#16 Tue, 11/30/2010 - 11:32am


Here is the CG's website for the National Distress System and VHF coverage information. Scroll down the page to find your area. For Hawaii it is near the bottom of the page, look for Coast Guard District Fourteen. Then click on the link for a VHF coverage map of your area.

http://www.navcen.uscg.gov/?pageName=mtNds

Looks like the Islands have good coverage. If choosing the VHF route it's probably a good idea to contact your local CG unit to determine if there are any local areas that have consistent VHF difficulties. Sometimes there are dead areas where it is difficult to send and receive.


#17 Tue, 11/30/2010 - 1:58pm


Marine VHF is only a portion of the VHF frequency spectrum. It is illegal to transmit on VHF Marine channels from shore without a special FCC license.


#18 Tue, 11/30/2010 - 2:08pm


Marine VHF is only a portion of the VHF frequency spectrum. It is illegal to transmit on VHF Marine channels from shore without a special FCC license.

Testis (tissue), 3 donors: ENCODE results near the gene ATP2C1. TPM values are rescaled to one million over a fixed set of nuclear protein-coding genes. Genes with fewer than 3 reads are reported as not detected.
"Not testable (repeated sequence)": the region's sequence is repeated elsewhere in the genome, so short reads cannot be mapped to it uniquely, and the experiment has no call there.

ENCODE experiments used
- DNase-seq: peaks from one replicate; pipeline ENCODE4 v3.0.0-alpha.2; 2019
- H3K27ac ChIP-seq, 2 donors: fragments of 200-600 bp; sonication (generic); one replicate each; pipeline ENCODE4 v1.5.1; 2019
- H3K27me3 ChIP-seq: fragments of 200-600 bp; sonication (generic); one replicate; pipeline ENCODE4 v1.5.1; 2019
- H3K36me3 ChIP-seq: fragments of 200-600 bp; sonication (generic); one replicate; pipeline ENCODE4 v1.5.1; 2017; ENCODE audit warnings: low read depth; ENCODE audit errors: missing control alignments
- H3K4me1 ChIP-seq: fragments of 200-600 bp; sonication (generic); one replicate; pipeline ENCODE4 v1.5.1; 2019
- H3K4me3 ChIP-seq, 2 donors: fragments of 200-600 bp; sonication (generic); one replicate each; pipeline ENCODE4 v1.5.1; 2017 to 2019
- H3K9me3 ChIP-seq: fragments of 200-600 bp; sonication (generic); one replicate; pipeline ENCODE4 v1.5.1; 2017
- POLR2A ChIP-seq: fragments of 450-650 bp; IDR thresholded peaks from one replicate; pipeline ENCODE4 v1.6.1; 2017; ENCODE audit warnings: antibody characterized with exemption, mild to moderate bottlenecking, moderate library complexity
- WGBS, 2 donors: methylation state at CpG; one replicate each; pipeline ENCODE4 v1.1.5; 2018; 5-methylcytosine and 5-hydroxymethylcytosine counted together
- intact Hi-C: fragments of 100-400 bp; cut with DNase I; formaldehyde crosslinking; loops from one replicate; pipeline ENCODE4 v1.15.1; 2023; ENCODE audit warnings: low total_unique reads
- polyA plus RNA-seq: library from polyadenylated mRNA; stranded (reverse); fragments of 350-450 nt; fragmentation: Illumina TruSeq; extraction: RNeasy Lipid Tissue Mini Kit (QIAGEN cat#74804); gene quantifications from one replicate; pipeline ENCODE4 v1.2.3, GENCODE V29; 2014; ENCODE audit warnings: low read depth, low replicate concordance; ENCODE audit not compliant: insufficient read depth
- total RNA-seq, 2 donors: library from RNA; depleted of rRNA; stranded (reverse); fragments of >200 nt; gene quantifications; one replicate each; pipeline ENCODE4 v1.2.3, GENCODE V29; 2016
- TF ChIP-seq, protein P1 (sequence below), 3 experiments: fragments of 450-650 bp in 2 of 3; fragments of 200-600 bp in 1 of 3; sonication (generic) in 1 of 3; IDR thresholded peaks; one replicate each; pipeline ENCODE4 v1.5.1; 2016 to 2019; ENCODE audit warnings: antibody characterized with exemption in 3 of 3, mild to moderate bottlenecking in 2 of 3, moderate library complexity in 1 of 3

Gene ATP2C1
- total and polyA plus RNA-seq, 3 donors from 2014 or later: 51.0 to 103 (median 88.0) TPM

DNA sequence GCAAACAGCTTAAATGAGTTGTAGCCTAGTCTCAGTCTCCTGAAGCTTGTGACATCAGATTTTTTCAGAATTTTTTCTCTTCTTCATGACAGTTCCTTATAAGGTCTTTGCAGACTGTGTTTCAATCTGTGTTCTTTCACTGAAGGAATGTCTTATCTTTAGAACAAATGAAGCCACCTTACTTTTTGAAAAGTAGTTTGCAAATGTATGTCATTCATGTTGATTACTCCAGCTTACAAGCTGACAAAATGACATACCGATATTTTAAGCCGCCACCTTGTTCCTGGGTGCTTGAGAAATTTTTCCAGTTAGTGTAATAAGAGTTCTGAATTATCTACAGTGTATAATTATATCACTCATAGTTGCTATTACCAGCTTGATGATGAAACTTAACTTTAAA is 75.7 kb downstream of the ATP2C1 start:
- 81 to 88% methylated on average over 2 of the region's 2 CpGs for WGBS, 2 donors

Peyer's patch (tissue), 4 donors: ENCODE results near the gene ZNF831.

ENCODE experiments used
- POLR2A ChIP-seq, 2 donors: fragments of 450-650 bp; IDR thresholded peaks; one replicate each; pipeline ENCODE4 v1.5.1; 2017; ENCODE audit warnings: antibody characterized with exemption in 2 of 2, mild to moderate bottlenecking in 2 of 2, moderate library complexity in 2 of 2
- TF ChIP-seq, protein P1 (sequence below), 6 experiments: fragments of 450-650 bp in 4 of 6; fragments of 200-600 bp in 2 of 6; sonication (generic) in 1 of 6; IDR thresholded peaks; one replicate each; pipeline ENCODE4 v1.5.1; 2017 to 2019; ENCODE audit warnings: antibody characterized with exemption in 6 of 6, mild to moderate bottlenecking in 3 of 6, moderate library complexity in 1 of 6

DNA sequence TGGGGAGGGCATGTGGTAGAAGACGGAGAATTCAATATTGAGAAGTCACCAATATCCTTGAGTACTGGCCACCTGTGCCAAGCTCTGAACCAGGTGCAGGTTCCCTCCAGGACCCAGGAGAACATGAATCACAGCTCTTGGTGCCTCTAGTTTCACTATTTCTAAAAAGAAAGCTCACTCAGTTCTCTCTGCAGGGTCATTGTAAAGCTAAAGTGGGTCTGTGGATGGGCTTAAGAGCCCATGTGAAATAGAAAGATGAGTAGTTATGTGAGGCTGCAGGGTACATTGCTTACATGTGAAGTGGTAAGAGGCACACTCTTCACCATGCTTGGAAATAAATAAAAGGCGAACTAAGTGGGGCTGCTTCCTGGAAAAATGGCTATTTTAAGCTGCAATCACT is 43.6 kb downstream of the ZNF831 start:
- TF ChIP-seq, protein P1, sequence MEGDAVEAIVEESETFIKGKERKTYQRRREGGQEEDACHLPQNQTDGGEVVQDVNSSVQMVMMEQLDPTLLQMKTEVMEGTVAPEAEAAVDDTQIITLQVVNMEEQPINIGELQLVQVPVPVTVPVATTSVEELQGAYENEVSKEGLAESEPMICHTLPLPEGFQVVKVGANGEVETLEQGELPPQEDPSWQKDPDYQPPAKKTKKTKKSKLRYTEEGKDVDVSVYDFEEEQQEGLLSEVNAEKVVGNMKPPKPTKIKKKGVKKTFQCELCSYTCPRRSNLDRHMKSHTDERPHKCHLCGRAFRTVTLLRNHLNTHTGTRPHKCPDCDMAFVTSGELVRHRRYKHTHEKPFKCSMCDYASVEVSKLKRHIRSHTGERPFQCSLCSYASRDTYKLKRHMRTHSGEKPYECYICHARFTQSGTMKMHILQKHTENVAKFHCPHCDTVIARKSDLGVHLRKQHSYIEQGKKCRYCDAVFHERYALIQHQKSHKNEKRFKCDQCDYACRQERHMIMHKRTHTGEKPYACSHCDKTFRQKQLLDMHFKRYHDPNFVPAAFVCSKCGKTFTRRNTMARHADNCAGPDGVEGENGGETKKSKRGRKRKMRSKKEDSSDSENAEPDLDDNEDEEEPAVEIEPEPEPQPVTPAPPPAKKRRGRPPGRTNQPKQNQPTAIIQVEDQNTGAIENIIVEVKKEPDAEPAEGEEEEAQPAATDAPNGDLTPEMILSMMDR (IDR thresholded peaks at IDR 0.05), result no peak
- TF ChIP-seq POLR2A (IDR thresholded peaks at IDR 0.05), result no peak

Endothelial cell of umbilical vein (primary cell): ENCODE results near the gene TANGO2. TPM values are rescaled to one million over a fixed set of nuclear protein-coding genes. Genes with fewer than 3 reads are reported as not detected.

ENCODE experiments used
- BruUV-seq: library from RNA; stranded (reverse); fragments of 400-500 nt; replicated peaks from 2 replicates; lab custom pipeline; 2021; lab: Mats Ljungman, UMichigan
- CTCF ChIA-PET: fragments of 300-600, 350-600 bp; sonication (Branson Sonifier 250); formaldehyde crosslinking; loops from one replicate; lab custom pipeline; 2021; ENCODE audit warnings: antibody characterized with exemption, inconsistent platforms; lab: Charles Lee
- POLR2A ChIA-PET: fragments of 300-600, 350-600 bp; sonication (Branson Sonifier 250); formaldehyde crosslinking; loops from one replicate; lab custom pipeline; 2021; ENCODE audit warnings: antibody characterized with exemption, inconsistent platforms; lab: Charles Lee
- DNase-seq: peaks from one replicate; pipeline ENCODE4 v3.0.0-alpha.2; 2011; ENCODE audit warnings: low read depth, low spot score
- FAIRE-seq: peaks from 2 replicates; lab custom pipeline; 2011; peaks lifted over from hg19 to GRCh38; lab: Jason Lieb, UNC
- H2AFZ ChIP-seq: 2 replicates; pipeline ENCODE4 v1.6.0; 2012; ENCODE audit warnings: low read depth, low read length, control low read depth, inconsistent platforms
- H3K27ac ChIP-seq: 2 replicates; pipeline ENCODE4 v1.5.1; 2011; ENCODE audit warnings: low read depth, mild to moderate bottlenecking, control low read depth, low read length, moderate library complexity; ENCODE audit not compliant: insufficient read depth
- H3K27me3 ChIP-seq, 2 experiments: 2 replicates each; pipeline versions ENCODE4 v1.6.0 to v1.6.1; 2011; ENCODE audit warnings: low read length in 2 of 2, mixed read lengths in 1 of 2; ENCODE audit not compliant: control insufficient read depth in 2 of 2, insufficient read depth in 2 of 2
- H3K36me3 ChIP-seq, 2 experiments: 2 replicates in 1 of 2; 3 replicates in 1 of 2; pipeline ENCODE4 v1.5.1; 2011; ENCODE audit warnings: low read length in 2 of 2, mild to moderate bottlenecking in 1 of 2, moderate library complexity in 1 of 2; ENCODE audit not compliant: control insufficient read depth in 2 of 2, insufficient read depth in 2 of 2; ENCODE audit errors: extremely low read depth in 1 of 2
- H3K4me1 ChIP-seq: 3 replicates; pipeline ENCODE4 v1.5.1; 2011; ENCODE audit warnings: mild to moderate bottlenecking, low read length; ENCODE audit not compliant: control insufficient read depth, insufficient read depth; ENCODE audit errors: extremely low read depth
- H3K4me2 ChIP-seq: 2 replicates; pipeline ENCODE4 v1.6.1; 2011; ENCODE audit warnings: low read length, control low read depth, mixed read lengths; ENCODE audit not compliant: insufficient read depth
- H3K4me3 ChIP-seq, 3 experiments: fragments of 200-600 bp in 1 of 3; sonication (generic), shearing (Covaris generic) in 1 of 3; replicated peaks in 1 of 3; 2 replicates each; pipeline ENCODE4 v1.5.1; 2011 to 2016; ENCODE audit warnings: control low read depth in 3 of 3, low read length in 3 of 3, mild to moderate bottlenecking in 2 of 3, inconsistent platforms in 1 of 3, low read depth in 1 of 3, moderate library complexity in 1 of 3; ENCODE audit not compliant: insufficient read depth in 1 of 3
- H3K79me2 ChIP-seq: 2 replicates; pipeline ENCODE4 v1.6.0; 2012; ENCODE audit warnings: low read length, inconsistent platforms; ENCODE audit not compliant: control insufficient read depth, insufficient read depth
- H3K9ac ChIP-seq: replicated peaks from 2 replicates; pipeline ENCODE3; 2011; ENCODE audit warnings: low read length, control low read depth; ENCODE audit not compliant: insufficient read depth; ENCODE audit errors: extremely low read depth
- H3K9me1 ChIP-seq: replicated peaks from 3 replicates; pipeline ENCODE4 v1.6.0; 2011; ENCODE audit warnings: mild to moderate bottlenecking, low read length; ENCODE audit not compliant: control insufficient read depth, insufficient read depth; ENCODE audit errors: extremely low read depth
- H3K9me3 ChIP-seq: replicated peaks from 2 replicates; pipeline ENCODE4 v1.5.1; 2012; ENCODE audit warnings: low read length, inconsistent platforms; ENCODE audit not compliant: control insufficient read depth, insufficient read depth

Yep, but lot's of boaties monitor (receive) it at home for all sorts of reasons.


#19 Tue, 11/30/2010 - 3:02pm


semdoug

all new cell phones are required to have a gps locater. with E911 (enhanced 911) if you are outside and have a clear view of 3 satalites your lat and long will come through to the 911 operator. even if you are incapacitated or are not sure where or how far offshore you are the 911 operator will be able to determine your location and send help.


#20 Tue, 11/30/2010 - 3:23pm


Smonahan,

Thanks, I hadn't heard that was a reality yet.


#21 Wed, 12/01/2010 - 5:59am